Come Home, America

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Alan
Carlson has wisely observed that "The rise of the welfare state
can be written as the steady transfer of the ‘dependency' function
from the family to the state; from persons tied together by blood,
marriage or adoption to persons tied to public employees."

In
the case of modern America, the dissolution of family ties has been
accelerated by a culture in which stay-home mothers are becoming
increasingly rare. Indeed, I and other stay-home Moms find ourselves
looked upon as oddities — socially maladjusted at best, or even
socially irresponsible for having "too many" children
and not enough gaudy consumer goods.

As
Dr. Carlson has pointed out, in the welfare state children are considered
economic liabilities, rather than the most important source of genuine
wealth; they are burdens, rather than treasures. America's Fed credit-driven
consumer culture exacerbates this tendency by leaving households
laden with debt, thereby driving mothers out of the home and leaving
children in the hands of state-licensed strangers.

Freeing
society at large from the tyranny of the welfare state is a necessary
but formidable task that will require concerted effort by millions
of principled people. But individual households can measurably reduce
the welfare state's impact by freeing themselves from the shackles
of the modern consumer culture.

This
means, first of all, that mothers must come home — preferably to
teach their own children in a television-free environment.

I
believe that if women cherished their freedoms and their treasures
— their children and husbands — they could find a way to quit their
jobs, despite the financial hardships that may ensue. The most reliable
Source of wisdom teaches us that where our treasure is, there our
heart will be also; He also admonishes us to focus on imperishable
treasures, rather than those that will rust, fade, or become obsolete.

This
year's must-have luxury good, which can be yours for adding a few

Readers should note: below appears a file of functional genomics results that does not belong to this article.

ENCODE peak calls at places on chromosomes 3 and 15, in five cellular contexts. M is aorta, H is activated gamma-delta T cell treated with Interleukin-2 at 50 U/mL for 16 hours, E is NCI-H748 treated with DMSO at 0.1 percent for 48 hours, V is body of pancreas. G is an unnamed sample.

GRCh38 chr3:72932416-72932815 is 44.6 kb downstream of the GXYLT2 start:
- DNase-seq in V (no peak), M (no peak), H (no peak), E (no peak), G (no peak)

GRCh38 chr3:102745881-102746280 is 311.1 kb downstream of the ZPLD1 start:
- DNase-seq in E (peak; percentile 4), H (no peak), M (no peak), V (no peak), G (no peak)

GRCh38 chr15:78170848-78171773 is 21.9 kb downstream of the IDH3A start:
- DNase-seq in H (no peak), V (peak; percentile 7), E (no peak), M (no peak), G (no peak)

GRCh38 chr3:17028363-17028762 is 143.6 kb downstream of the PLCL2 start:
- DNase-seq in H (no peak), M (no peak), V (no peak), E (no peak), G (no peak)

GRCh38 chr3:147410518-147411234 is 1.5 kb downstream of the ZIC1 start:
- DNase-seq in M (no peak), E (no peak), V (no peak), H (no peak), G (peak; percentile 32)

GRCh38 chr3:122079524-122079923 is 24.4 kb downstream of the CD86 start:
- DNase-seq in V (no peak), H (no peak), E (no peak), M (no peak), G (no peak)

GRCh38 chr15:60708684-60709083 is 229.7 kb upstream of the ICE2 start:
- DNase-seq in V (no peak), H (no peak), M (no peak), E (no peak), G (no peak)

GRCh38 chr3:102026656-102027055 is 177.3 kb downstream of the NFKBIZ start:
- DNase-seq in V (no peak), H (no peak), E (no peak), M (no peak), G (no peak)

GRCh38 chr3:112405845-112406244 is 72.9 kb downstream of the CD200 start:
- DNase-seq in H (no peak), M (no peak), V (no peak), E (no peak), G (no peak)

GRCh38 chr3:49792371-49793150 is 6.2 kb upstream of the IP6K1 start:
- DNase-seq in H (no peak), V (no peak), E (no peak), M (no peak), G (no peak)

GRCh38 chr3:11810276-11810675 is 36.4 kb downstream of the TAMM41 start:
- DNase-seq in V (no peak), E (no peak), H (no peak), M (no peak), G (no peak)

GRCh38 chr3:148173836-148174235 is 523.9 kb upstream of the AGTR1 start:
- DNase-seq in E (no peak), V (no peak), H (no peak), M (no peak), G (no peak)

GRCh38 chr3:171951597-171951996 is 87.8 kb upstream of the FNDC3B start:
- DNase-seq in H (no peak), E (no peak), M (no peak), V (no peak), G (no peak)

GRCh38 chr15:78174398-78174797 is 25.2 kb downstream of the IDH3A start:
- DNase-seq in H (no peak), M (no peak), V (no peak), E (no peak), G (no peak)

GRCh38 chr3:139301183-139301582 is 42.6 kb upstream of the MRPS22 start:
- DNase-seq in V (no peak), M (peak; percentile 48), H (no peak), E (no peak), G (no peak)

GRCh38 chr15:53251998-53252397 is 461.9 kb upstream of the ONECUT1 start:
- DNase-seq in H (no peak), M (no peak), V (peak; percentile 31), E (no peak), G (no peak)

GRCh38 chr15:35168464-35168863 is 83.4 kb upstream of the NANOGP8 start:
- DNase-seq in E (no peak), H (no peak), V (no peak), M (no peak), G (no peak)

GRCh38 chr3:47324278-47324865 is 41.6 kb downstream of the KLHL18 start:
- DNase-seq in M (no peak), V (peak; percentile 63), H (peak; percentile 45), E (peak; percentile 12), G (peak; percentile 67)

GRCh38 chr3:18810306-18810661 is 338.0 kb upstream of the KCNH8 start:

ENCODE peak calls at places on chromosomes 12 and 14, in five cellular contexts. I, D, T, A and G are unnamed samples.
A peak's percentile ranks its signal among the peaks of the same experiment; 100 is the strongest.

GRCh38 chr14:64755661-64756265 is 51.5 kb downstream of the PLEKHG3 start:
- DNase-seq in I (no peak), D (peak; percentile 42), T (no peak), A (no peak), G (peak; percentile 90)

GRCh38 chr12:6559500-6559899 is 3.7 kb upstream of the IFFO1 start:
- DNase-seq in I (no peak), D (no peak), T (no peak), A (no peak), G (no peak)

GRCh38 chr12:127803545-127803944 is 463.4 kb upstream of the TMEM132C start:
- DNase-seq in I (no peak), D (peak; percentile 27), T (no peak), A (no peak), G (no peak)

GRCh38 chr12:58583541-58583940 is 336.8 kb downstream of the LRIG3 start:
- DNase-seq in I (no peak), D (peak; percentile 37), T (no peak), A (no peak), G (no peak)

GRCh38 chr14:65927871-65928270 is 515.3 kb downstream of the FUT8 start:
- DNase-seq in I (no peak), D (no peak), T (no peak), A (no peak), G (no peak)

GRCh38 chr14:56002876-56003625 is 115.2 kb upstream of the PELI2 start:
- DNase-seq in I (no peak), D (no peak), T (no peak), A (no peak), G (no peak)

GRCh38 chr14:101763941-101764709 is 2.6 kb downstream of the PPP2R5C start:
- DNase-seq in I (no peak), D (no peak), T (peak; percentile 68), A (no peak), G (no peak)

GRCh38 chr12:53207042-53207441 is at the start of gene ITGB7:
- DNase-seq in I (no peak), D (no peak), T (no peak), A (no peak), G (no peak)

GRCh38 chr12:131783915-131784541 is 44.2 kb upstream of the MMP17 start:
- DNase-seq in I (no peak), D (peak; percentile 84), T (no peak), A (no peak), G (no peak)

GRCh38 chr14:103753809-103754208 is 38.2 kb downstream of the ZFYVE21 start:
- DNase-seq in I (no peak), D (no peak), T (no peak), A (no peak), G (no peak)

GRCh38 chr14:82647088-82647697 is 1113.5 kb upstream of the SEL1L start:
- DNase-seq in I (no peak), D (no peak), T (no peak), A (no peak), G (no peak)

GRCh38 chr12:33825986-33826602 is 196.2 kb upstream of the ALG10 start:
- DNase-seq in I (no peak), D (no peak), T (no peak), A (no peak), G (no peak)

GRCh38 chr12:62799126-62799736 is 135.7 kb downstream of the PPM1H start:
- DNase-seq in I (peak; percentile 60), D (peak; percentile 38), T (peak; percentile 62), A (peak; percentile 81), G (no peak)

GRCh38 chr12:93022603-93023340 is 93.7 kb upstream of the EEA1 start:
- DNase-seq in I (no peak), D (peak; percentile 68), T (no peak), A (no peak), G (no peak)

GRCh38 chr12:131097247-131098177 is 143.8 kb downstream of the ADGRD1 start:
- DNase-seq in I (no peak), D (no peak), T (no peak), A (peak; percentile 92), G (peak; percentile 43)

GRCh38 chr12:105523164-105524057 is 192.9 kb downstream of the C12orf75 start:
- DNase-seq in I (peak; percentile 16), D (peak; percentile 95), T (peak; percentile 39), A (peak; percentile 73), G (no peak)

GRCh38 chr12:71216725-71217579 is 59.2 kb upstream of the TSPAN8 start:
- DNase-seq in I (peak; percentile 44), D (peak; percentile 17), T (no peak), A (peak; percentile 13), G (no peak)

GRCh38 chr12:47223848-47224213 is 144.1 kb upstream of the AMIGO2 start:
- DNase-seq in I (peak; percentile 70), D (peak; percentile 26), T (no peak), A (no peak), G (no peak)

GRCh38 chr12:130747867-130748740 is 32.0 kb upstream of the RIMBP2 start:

more dollars to the credit card balance, will be cluttering a shelf
at a thrift store within a decade. The memory of a child's first
words, first steps, hugs, kisses — even his messes — will last forever.
Which is the better investment?

Shocking
as it might seem to many decent people, it seems clear to me that
women working outside the home is the root of many of the most urgent
social problems in our country, and those problems will continue
to multiply until women come home where they belong.

This
is not to say that they should be "forced" back against
their will. There are some women who honestly have to work out of
simple economic necessity, thanks to our evil tax and inflation
system. Others, however, drive to work — in expensive late-model
cars – from large, extravagant homes bursting with opulent
toys. People are certainly free to spend time and money as they
see fit, but they should have a sober understanding of the costs
incurred — both economic and social.

Women
should realize that our society has been restructured by people
who follow Simone de Beauvoir's prescription: “No woman should be
authorized to stay home to raise her children. Society should be
totally different. Women should not have that choice precisely because
if there is such a choice, too many women would make that one.”
The social and economic pressures of our modern consumer culture
do at least as much as the tax burden created by the welfare/warfare
state to force women out of the home.

My
sister recently told me of a conversation with a friend who told
her that she'd love to quit her job, come home, and home school
her kids but that her husband wants her to keep working so they
can get her student loans paid off. In the meantime, however, that
couple is missing out on their kids' irreplaceable childhood years
— and those kids are being raised by the State.

Take